What values, issues or interests are important to you and how do these inspire your work?

I value the role of design–primarily intentional design, when we take responsibility for what we are imagining and offering and building and finally stewarding. I value the differences that can be generated when we pay attention to who is at the table and who is in the landscape.

Design is powerful if we use it with care, engage communities, and listen listen listen and then dream, dream dream, and finally work work work…

Given your scholarship investigates feminist histories of design and the role of women as professionals and practitioners, could you provide some insight into the contribution of women to the design of Seattle?

Building on the answer to question one–there are a couple of places women have shaped–one could argue that women as shoppers are a core reason for the importance of Pike Place Market or women as designers for City Hall or as advocates with Rich Haag for Gas Works Park or as leaders for projects such as Freeway Park. As patrons, as leaders, as civically engaged individuals. In design, women such as Sharon Sutton have had the guts to challenge us to address issues of racism and sexism and violence and inequities. She and others with her have insisted the build on the powerful potential of diversity–of voices, of approaches, of backgrounds, of stories. Susan Jones has offered a voice to the need to rethink how we build, what we build with, and how we respond to human needs for shelter. Susan Bolla has been an advocate for people and place, and most specifically in rethinking how we use, draw on, and steward the built environment over time, a champion of re-habilitation and historic preservation as a dynamic practice. Ann Schopf has been a mentor to many women and men in design, pushing a focus on craft that serves people and environmental stewardship for projects in healthcare and education–two areas where design can be remarkably influential–as a catalyst and a place.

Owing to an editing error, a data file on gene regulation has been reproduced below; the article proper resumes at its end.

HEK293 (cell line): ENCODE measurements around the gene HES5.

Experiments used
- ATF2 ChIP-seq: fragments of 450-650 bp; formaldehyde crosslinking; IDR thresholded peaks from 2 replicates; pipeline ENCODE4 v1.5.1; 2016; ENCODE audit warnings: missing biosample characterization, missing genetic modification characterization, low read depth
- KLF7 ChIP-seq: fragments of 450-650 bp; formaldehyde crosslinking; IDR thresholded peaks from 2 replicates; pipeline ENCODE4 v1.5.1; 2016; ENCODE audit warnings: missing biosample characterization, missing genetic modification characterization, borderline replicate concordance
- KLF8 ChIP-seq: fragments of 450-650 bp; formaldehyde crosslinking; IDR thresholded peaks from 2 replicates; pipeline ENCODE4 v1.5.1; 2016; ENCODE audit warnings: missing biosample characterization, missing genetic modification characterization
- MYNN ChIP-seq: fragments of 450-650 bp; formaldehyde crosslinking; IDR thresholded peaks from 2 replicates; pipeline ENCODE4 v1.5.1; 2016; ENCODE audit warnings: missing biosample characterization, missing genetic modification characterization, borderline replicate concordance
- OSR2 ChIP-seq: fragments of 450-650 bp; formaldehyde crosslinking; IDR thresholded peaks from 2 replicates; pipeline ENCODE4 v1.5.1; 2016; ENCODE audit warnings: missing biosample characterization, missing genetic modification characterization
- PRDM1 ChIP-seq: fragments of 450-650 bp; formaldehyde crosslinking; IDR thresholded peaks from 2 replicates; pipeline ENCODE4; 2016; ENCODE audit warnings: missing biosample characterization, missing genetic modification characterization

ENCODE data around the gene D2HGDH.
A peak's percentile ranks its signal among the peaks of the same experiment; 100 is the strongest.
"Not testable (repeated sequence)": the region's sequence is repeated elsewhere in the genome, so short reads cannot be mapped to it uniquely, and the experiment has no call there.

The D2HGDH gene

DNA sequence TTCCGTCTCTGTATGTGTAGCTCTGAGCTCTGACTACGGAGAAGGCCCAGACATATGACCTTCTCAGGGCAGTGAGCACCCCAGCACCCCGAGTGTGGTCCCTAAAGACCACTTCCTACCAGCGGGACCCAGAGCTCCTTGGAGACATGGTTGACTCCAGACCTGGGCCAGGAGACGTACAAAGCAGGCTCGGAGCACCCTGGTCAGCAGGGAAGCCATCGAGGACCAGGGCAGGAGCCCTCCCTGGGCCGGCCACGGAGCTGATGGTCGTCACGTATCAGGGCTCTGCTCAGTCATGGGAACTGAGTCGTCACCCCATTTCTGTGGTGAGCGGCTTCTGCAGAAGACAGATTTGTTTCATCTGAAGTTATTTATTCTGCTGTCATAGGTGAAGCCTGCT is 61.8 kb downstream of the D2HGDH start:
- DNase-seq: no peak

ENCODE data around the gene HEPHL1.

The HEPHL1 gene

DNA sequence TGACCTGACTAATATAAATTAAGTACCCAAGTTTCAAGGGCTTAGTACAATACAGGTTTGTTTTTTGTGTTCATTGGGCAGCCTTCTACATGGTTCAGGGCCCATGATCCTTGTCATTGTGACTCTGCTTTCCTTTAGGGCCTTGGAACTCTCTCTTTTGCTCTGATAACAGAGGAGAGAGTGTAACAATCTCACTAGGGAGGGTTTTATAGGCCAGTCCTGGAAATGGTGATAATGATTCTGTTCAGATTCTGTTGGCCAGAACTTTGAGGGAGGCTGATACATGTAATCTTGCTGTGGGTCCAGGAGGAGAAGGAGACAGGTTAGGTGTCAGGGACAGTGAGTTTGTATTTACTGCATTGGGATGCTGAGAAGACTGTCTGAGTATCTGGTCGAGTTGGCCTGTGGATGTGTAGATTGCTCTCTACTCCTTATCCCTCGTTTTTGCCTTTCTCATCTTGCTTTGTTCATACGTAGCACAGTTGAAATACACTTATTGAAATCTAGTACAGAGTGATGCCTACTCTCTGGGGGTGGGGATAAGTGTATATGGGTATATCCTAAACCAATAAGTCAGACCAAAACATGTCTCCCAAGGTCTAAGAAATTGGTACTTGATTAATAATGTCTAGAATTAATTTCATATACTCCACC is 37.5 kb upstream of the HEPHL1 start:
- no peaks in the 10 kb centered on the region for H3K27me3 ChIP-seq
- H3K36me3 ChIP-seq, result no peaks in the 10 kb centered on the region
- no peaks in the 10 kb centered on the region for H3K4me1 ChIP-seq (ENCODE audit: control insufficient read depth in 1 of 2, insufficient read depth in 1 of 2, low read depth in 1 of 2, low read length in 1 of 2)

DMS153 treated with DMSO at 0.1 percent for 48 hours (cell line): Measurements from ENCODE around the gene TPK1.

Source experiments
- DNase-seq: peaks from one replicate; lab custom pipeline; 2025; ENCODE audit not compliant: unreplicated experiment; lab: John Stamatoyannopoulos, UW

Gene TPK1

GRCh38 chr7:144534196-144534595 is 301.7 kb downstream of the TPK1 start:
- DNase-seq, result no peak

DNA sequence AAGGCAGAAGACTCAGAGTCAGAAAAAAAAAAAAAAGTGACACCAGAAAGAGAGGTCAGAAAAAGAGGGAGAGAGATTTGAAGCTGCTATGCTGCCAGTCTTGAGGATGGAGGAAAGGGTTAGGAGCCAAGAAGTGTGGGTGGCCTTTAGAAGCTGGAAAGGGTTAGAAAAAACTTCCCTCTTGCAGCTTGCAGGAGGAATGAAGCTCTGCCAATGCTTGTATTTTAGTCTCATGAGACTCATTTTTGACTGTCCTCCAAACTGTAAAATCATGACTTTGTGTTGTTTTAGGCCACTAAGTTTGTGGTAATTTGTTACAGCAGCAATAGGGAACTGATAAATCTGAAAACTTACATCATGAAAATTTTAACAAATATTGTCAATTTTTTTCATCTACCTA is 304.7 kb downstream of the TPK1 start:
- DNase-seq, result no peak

Pike Place Market. (Photo by Sarah Oberklaid)
Pike Place Market. (Photo by Sarah Oberklaid)

Do you consider any particular women as pioneers or innovators in the design or development of Seattle, and if so why?

I think I addressed this above–but I would add that today women in landscape architecture  such as Kathryn Gustafson, Jennifer Guthrie, Shannon Nichol, Barbara Swift, Karen Kiest, and so many more are leaders in rethinking public space–how do we shape cities to nurture communities–not just today but tomorrow? How do we design for diverse communities, dynamic neighborhoods? How do we construct places that foster human and environmental health and wellbeing. The focus on public space is critical and must must must become a public priority. We live so much of our lives in public space so we must make those places generative catalysts for civic engagement.

What has been your favorite project to date or what would be your dream project?

My dream project would be making sure the waterfront is an urban landscape that becomes a catalyst for Seattle to think of itself as a city for people instead of cars. The Seattle Center re-visioning group is doing this as well–how do we envision these public landscapes into our collective futures? How do design for the future drawing on the strengths of who and where we are, ALL of us, not just the privileged few? Individuals such as Cary Moon, Julie Parrett (and her good work at the Olympic Sculpture Park), Mary Johnston, Nancy Rottle, and so many more are part of making sure we keep our eyes on the prize–a city that we can enjoy on foot, with friends, and in a thriving environment… And of course Design in Public is taking this challenge on–head first–so more power to all who are working on this–it is and will change Seattle moving us ever closer to a more resilient, fun, dynamic, and nurturing city and community.

Further information about Thaisa’s work can be found here.